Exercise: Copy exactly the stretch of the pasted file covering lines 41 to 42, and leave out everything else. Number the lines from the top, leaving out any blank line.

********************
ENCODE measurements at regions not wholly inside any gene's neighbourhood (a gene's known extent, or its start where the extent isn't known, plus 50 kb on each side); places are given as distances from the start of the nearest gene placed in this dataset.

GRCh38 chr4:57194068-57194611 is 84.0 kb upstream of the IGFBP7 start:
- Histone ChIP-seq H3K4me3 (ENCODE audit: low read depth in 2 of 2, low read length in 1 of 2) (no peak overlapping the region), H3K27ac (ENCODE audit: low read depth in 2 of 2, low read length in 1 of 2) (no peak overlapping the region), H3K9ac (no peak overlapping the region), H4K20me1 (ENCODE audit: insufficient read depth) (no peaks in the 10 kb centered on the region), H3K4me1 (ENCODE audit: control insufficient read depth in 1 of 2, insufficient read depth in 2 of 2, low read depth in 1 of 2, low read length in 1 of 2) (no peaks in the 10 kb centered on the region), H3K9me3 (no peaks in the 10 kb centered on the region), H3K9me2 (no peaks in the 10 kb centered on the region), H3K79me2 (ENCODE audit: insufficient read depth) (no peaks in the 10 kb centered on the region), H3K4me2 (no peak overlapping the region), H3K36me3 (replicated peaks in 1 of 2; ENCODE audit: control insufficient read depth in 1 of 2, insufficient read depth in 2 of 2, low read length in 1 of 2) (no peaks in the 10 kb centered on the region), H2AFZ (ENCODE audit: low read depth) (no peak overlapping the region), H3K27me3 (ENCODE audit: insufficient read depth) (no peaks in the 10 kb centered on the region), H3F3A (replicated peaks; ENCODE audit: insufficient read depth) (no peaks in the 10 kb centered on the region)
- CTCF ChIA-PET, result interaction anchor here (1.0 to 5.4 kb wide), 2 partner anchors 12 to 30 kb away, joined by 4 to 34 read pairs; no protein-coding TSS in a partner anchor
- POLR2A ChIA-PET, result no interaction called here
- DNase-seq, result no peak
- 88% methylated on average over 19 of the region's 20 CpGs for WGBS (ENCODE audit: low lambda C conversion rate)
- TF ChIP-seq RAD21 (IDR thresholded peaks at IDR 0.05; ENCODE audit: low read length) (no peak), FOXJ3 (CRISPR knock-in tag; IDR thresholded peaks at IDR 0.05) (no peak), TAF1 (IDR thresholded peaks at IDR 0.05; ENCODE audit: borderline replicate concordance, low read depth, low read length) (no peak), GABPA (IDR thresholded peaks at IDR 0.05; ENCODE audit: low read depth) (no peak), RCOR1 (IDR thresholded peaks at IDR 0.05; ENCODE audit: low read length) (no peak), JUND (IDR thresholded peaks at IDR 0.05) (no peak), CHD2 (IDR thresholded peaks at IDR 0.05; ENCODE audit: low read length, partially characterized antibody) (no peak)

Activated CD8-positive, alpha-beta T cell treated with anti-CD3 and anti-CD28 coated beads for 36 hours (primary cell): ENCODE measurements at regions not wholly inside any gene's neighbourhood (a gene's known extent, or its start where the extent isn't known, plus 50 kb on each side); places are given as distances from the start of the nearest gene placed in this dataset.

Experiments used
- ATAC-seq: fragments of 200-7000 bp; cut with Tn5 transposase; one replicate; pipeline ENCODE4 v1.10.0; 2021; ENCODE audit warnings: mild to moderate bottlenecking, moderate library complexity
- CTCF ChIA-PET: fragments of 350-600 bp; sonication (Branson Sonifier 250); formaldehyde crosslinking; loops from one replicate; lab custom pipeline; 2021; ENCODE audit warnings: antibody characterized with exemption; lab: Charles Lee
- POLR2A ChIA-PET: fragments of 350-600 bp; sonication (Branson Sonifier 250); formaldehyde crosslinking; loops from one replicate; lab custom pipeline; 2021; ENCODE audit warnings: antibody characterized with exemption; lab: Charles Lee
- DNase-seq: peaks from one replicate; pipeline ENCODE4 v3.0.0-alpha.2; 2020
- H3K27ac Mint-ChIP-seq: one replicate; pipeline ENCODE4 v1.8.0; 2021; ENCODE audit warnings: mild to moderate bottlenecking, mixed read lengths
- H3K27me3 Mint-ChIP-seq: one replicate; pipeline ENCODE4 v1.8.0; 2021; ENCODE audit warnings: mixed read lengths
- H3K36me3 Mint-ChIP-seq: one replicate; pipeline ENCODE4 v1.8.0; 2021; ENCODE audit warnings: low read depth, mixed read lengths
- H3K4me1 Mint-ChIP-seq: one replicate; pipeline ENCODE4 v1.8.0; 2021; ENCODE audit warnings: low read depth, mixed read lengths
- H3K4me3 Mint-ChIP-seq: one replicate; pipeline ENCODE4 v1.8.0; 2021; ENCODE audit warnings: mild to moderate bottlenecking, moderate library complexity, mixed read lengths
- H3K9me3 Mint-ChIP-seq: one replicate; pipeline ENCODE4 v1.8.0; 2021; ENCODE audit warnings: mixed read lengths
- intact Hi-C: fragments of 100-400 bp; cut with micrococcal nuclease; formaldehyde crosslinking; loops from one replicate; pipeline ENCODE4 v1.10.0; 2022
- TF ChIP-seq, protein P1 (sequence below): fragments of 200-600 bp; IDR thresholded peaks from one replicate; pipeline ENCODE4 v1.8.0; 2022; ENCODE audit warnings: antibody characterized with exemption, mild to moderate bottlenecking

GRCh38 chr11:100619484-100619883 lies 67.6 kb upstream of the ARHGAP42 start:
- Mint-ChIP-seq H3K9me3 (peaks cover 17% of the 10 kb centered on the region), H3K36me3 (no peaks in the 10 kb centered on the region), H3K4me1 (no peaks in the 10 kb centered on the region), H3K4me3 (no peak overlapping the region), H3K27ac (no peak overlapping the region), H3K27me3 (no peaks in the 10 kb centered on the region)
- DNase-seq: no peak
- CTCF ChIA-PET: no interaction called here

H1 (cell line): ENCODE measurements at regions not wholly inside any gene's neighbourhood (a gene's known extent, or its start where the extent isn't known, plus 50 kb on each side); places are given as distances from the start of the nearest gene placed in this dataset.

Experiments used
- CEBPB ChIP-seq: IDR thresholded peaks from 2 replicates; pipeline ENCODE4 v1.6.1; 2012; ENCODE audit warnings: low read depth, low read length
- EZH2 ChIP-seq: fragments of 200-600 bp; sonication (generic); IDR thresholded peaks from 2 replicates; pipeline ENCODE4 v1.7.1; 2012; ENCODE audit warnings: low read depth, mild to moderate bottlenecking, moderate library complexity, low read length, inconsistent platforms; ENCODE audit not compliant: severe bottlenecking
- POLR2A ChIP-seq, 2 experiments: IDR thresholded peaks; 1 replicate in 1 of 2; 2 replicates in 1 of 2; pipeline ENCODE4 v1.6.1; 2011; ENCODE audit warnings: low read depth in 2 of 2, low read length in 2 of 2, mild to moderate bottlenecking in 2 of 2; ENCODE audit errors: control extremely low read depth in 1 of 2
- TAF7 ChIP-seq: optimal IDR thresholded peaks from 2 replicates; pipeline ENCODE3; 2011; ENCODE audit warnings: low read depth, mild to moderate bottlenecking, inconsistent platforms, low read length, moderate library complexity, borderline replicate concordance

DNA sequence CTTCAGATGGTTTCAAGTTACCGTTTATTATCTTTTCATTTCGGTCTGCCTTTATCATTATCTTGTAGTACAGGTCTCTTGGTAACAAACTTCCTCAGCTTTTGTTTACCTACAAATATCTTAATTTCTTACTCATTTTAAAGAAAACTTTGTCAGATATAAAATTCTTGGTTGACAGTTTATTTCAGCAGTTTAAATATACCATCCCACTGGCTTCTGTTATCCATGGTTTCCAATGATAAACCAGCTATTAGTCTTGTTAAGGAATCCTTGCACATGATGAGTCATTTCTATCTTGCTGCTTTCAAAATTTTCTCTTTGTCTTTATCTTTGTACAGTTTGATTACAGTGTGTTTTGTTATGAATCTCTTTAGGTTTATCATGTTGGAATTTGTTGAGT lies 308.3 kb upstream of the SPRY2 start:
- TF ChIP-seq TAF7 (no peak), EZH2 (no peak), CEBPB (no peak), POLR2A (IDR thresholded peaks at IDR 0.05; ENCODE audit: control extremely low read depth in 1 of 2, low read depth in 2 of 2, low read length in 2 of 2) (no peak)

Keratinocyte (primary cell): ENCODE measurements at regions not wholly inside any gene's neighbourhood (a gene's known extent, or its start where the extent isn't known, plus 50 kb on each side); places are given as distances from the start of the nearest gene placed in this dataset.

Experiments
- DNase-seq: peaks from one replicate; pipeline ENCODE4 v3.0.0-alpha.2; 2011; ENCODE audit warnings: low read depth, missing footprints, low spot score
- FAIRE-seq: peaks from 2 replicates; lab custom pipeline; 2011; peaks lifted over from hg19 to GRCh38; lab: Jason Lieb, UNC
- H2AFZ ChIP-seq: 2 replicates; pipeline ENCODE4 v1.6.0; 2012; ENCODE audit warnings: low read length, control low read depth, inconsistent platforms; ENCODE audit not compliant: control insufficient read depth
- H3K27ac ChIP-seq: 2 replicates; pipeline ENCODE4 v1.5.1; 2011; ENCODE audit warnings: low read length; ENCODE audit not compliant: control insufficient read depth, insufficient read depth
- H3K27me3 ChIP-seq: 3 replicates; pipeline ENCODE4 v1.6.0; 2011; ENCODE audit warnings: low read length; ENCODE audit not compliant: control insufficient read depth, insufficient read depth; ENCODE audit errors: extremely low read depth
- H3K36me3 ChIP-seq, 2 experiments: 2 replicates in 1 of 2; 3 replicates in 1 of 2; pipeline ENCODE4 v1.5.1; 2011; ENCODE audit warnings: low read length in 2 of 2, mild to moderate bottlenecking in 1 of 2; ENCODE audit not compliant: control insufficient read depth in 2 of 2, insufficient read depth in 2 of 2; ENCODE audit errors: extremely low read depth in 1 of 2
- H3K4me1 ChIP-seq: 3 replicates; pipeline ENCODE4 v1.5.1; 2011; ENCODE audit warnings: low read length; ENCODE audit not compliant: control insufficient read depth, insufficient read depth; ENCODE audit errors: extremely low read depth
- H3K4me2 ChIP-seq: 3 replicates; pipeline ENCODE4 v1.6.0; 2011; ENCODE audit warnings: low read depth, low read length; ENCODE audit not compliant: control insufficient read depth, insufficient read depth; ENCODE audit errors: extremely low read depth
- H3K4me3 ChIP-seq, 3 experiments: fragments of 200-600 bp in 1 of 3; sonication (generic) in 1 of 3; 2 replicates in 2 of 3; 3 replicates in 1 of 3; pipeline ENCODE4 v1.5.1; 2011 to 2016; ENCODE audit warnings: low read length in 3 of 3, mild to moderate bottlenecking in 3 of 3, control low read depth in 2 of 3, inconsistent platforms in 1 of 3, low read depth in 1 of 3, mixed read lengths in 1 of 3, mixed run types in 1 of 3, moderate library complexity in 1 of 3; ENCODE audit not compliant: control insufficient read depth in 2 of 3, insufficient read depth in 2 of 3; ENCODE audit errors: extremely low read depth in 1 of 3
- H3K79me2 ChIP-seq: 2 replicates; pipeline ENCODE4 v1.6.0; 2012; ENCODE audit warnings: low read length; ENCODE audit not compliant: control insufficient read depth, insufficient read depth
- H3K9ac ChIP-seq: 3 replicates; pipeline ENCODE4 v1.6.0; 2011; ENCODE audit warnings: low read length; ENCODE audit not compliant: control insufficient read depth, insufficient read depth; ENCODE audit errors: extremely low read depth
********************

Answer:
- H3K27me3 ChIP-seq: 3 replicates; pipeline ENCODE4 v1.6.0; 2011; ENCODE audit warnings: low read length; ENCODE audit not compliant: control insufficient read depth, insufficient read depth; ENCODE audit errors: extremely low read depth
- H3K36me3 ChIP-seq, 2 experiments: 2 replicates in 1 of 2; 3 replicates in 1 of 2; pipeline ENCODE4 v1.5.1; 2011; ENCODE audit warnings: low read length in 2 of 2, mild to moderate bottlenecking in 1 of 2; ENCODE audit not compliant: control insufficient read depth in 2 of 2, insufficient read depth in 2 of 2; ENCODE audit errors: extremely low read depth in 1 of 2